Typically, a GF diet tends to be slightly lower in protein than the average, gluten-containing diet but the good news is that the protein content of pseudo-cereals is higher than wheat and the quality of the protein is much better. The availability of the protein to the body is also significantly higher in pseudo-cereals than wheat. As long as people are making a deliberate effort to replace their gluten with pseudo-cereals and eating protein-rich food in other parts of their diet, they are at a low risk of protein deficiency.
With an improvement in the quality of GF substitutes, the fat content in many GF alternatives has reduced. Many years ago, a GF diet tended to be much higher in fat than a normal diet (6), putting people with CD at greater risk of heart problems and obesity. This is less likely to be the case in this current food climate where many GF alternatives may actually contain less fat than usual. However, it remains important to be aware of the risk of increased fat content of GF alternatives.
GF diets are associated with lower folate, vitamin C and vitamin B12 compared with a normal diet. This of course does not mean that a GF diet inevitably leads to these deficiencies. Rather, it shows that there is a tendency for us to get many of our vitamins from foods that contain gluten, which may seem counterintuitive, as we don’t commonly associate wheat and grains with vitamins. However, they too are an important source of vitamins.
Most significantly it seems, gluten-free substitutes are commonly lower in folate than their gluten-rich alternatives. The good news is that the pseudocereals; quinoa, buckwheat and amaranth are higher in folate than wheat. They are also a good source of riboflavin, vitamin C and E.
Eating at least 5 portions of fruit and vegetables a day is particularly important for people on a GF diet, as this is another good source of vitamins.
One study found that as many as 1 in 10 men and women on a GF-diet (for CD) had an inadequate intake of minerals (6), particularly magnesium and calcium, as well as zinc in men and iron in women. The majority of this is due to low levels of minerals in GF products. Again, higher quality GF products and pseudo-cereals are higher in minerals than wheat and are an effective way of increasing mineral intake. Meat and other iron-rich foods are an important source of iron for people on a GF diet.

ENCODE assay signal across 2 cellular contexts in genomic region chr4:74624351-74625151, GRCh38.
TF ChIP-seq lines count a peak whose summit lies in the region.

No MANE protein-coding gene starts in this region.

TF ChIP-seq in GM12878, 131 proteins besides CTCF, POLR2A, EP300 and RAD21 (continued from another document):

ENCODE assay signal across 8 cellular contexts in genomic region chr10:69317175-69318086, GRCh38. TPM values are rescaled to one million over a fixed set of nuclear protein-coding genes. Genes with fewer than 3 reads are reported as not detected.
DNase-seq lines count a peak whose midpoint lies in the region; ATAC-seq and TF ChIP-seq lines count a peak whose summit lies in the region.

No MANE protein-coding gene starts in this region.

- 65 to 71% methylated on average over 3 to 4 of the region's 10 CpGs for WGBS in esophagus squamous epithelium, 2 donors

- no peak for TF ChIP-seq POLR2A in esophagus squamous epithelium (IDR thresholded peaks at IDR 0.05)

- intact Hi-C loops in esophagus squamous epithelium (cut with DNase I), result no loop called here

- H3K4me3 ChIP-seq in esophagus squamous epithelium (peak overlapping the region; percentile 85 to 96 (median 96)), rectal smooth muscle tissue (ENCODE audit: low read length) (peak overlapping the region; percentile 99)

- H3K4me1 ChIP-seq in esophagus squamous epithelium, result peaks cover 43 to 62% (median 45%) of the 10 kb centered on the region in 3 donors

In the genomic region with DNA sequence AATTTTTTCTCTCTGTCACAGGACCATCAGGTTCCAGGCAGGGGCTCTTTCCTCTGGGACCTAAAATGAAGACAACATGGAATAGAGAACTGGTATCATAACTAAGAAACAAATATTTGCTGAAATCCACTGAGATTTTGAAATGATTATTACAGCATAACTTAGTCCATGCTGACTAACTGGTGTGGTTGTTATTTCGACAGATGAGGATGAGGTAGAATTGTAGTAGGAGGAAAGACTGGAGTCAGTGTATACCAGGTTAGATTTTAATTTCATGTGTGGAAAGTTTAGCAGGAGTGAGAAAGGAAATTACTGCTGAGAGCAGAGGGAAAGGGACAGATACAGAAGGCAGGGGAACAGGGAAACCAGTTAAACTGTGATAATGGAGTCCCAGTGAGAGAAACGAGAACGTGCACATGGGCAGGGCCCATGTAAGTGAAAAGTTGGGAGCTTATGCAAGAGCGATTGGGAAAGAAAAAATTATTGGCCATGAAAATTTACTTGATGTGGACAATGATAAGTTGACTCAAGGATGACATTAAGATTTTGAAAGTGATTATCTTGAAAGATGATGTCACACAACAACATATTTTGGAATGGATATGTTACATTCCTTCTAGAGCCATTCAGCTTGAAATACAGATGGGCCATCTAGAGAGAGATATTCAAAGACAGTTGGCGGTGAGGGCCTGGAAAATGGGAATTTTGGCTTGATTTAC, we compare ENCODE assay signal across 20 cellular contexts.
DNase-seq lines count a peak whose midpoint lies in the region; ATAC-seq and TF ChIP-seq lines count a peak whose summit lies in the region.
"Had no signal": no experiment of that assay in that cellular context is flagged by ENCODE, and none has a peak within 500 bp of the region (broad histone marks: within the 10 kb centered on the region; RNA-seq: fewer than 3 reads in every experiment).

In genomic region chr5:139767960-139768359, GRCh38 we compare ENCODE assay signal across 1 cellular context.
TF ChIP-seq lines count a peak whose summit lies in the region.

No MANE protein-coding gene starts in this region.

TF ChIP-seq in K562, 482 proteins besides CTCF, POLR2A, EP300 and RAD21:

Overall, gluten-free diets are becoming increasingly popular and the gluten-replacements such as quinoa, buckwheat and amaranth are healthy, nutrient-rich alternatives to wheat. However, it is important to be mindful that much of our fiber, vitamins and minerals come from wheat-based products that often GF alternatives may be lacking. As long as a deliberate effort is made to maintain adequate intake of nutrients from other sources, people can maintain very healthy, nutrient-rich gluten-free diets.
1. Kemppainen, T.; Uusitupa, M.; Janatuinen, E.; Järvinen, R.; Julkunen, R.; Pikkarainen, P. Intakes of nutrients and nutritional status in coeliac patients. Scand. J. Gastroenterol. 1995, 30, 575-579
2. Kinsey, L.; Burden, S.T.; Bannerman, E. A dietary survey to determine if patients with celiac disease are meeting current healthy eating quidelines and how their diet compares to that of British general population. Eur. J. Clin. Nutr. 2008, 62, 1333-1342
3. Bode S, Gudmand-Hoyer E. Symptoms and haemotological features in consecutive adult coeliac patients. Scand. J. Gastroenterol. 1996, 31, 54-60
4. Kemppainen T. Oat meal as a component of a gluten-free diet, nutrient intakes, nutritional status and osteopenia in coeliac patients; Kuopio University publications D, Medical Sciences: Kuopio, Finland, 1997; p. 188.
5. Saturni, Letizia, Gianna Ferretti, and Tiziana Bacchetti. "The Gluten-Free Diet: Safety And Nutritional Quality". Nutrients 2.1 (2010): 16-34. Web. 24 June 2016.
6. Vici, Giorgia et al. "Gluten Free Diet And Nutrient Deficiencies: A Review". Clinical Nutrition (2016): n. pag. Web. 24 June 2016.